Contact for Oklahoma Baptist Disaster Relief:
Don Williams – State Director
405/942-3000 ext. 4337


Preparing and serving hot meals is the backbone of Southern Baptist Disaster Relief ministry.  With this in mind, every Oklahoma volunteer is trained to work on the feeding team.  Specific training is provided in maintenance, warehouse, sanitation, cooking and line serving.

After completing feeding team training, volunteers may train in other areas of Disaster Relief service.  Assessment team members must have previous training in our Disaster Relief chain saw and mud-out recovery work.

Damage Assessment

Team members go ahead of chain saw and mud-out teams to evaluate damage and inform follow-up teams on scope of each job, including equipment that will be needed.


The chain saw team removes damaged trees and other debris blocking doorways and/or driveways, trees leaning against homes, and limbs broken through roofs or causing a hazard in yards.  Experience in operating a chain saw  is desirable, but not mandatory.

Members must be willing to attend training sessions in chain saw operation and safety and must be able to endure strenuous outdoor work.

On the job, every volunteer must put safety first.  Team members are expected to be constantly on the alert for hazards and take the necessary precautions to protect both self and others.  Volunteers are required to use safety hear to protect hands, head, ears, and eyes, as will as wear the proper clothing including chaps.

This group of volunteers cleans out houses, garages, sheds, barns, yards, streets and community areas, helping people to have a safe environment after a disaster has occurred.  Often the job is to gut-out a flooded building, preparing it for repair.

Mud-Out Removal

Members must be in good physical condition and willing to work in unpleasant, dirty situations.  Volunteers need to be conscious of health and safety hazards, taking necessary measures in order to keep themselves and others out of harm’s way.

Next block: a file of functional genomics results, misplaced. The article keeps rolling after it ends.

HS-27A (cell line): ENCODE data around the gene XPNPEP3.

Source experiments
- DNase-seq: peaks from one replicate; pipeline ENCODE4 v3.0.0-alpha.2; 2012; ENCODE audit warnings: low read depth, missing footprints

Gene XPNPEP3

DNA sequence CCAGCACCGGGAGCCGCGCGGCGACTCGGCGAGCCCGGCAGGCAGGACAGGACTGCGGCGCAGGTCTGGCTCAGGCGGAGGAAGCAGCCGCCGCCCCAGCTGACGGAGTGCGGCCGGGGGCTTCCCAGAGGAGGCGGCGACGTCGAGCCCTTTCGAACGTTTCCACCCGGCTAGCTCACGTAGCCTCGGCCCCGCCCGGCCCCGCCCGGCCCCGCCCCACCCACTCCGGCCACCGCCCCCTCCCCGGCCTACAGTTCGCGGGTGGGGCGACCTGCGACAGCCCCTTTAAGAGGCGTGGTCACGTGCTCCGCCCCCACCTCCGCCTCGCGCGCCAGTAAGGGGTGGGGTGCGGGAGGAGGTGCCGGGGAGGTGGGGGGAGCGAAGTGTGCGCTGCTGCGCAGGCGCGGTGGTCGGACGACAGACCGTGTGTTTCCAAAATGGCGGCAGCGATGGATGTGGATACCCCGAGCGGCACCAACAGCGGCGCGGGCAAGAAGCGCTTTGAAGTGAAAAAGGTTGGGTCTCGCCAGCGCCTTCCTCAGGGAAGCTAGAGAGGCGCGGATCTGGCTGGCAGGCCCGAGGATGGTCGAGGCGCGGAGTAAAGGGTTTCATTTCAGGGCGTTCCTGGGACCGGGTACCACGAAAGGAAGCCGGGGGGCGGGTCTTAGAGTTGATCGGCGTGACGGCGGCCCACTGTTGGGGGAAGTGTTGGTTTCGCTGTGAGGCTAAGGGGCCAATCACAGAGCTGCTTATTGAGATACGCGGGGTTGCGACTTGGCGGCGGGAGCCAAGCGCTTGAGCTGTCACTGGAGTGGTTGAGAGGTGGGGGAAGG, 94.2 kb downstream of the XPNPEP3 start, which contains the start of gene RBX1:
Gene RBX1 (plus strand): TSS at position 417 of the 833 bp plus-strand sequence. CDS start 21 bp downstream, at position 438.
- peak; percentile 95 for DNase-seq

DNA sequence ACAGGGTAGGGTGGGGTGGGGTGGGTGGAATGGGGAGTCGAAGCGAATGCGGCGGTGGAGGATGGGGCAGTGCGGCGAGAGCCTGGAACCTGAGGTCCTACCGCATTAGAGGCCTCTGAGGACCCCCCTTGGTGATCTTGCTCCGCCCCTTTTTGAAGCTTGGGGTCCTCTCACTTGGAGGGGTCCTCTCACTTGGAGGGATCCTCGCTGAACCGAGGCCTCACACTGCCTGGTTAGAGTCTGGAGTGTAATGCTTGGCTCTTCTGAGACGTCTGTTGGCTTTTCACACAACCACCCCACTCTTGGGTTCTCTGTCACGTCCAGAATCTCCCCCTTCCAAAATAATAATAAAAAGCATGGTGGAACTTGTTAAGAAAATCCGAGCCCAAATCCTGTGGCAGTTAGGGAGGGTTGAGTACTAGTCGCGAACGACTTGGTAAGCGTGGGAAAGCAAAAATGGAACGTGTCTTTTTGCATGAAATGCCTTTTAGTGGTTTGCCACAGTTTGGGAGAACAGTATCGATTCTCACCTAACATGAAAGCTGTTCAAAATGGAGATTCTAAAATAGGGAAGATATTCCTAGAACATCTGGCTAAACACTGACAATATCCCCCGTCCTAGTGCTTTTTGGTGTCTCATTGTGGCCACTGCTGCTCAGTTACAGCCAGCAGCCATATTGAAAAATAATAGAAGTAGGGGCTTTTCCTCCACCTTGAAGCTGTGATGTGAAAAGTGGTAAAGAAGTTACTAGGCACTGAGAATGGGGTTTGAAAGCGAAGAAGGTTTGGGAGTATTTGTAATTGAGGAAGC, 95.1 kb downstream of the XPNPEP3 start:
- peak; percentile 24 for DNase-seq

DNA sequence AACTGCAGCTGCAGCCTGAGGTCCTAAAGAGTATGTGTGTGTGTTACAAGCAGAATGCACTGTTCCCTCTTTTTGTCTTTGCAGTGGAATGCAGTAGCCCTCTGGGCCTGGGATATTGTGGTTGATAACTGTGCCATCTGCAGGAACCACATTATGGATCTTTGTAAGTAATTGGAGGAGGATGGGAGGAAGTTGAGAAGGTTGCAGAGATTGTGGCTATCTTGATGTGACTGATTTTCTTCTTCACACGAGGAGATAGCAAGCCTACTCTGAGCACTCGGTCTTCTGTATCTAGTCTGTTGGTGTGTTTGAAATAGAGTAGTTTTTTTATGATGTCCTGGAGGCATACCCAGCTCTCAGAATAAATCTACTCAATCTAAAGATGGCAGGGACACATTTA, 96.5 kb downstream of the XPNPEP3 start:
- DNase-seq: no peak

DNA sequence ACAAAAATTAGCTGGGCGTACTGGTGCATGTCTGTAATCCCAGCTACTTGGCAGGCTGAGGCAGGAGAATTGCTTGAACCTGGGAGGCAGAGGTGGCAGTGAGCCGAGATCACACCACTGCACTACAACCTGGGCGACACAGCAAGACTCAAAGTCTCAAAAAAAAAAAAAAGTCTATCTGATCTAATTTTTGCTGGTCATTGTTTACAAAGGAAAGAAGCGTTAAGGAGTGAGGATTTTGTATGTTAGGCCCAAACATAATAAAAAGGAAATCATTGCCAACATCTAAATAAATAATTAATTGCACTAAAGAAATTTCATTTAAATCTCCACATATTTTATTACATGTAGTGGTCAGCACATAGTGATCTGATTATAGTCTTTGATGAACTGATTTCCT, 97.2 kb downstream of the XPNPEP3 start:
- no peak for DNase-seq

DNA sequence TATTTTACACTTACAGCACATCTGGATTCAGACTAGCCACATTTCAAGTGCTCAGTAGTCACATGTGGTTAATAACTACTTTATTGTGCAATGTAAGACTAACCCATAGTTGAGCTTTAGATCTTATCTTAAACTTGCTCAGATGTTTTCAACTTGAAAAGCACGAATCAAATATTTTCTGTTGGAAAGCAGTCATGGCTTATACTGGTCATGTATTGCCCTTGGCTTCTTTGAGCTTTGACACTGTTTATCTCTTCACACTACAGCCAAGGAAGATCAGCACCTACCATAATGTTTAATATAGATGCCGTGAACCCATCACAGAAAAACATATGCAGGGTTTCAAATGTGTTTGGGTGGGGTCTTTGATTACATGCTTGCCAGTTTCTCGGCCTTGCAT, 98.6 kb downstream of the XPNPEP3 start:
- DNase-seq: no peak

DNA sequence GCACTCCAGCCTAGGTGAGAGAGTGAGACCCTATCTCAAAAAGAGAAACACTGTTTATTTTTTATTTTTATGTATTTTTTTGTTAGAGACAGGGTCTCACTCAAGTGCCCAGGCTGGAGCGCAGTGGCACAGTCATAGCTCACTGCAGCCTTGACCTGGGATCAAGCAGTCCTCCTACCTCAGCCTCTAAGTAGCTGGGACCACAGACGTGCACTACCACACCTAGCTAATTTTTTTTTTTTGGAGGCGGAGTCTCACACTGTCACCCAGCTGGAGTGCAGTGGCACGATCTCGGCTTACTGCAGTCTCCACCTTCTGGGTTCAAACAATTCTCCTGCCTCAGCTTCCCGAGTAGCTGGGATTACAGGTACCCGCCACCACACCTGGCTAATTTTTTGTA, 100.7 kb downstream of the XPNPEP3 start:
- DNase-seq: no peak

Showers and Laundry

This team gives aid to relief workers and others who are in need by providing showers and laundry support in the disaster area.  The trailers have private shower stalls as well as washing machines, dryers, storage and folding areas.  Volunteers receive and assist those requesting their services, do laundry, sanitize showers, empty trash, replace needed supplies, and keep the trailer area neat.

Child Care

Child care volunteers provide a calm atmosphere and competent, loving care for children.  Care is provided to give parents the opportunity to salvage remains of belongings, meet with helping agencies and insurance representatives, and take care of other business.

Team members will travel to the disaster site and establish a child care center in temporary space, using books, toys and other resources that they will take to the disaster site.  The center is set up in the best available space adjacent to the areas to be serviced.  It may be located in a school, church or business that is unaffected by the disaster.  Volunteers will care for the children during the day.  The center is usually open from 8:30 am to 5:40 pm.

Child care volunteers should love children and have previous experience working with preschoolers and elementary-age children.  Team members must consent to a background check before serving.